Manual of Political Economy; With Particular Reference to the Institutions, Resources and Condition of the United States Volume 3

Manual of Political Economy; With Particular Reference to the Institutions, Resources and Condition of the United States Volume 3

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This historic book may have numerous typos and missing text. Purchasers can usually download a free scanned copy of the original book (without typos) from the publisher. Not indexed. Not illustrated. 1828 edition. Excerpt: ...provisions were made for the poor, the less they provided for themselves." A great number of writers, especially those of Great Britain, have strenuously maintained that any compulsory provision for the poor, or any charitable provision on which they could calculate, was a great defect in the economy of any community. They attributed the number and degraded condition of the poor in England, to the operation of the law of the 43d Elizabeth, prohibiting vagrant mendicity, and requiring of everyparish to provide for its own poor. The argument is, that the poor, calculating upon such provision, are improvident and idle, and thus brought, in continually increasing numbers, upon public charity, until the sentiment of pride, which naturally revolts from such support, is gradually worn out, and they finally cease to consider it a degradation to be maintained at the public expense. They are consequently not restrained from early marriage, and use no economy to save a part of their wages; whatever they save during the week, they spend at its conclusion, in the ale-houses and tippling-shops; and calculating on the public provision for sickness and old age, they lead a reckless, improvident, and, as far as they can, an idle life, and in the end, come upon the public for support. Such has long been the character and condition of the English common labourers and poor, in many parts of the kingdom; and the improvidence, profligacy, vices, occasional idleness, and distress of this class, have been ascribed by many writers to the operation of the poor laws and charitable institutions; for there is no distinction in this respect, or, if there is any, a charitable foundation for a similar distribution of alms, will have a greater effect upon the...show more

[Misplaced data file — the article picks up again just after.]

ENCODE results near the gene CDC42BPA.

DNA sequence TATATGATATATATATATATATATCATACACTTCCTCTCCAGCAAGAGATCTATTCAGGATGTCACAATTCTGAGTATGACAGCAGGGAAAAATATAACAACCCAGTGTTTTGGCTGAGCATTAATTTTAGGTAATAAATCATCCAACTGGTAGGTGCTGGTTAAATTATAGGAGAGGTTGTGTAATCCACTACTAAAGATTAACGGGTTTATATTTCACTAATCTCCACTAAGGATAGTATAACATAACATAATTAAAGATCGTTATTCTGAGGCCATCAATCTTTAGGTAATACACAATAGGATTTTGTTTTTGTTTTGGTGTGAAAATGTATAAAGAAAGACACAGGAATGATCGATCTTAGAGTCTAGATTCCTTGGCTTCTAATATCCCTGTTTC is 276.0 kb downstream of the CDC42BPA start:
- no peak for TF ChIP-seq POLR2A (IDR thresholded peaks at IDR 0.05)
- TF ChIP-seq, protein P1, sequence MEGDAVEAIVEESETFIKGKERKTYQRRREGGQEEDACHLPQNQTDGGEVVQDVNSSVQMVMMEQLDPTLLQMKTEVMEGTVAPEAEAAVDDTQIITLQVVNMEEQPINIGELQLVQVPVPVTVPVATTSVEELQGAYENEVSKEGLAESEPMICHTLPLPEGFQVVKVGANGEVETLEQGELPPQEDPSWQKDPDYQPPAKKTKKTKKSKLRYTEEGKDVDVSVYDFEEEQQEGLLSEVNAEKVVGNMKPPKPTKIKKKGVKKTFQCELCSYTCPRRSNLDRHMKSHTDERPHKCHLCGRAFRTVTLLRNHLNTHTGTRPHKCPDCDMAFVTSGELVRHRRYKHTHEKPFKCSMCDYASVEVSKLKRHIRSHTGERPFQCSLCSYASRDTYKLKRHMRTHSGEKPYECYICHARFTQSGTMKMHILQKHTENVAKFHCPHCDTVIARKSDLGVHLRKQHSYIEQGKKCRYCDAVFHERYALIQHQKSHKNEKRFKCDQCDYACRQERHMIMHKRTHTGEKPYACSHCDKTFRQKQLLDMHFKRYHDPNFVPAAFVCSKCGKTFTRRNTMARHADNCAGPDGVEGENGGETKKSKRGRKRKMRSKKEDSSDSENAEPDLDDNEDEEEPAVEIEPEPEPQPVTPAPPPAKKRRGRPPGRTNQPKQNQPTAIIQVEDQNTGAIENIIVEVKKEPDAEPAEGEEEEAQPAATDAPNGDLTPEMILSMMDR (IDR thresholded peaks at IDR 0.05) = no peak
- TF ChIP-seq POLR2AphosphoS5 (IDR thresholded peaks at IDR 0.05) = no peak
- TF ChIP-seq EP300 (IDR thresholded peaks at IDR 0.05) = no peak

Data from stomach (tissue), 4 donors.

Product details

  • Paperback | 96 pages
  • 189 x 246 x 5mm | 186g
  • Rarebooksclub.com
  • United States
  • English
  • black & white illustrations
  • 1236758471
  • 9781236758477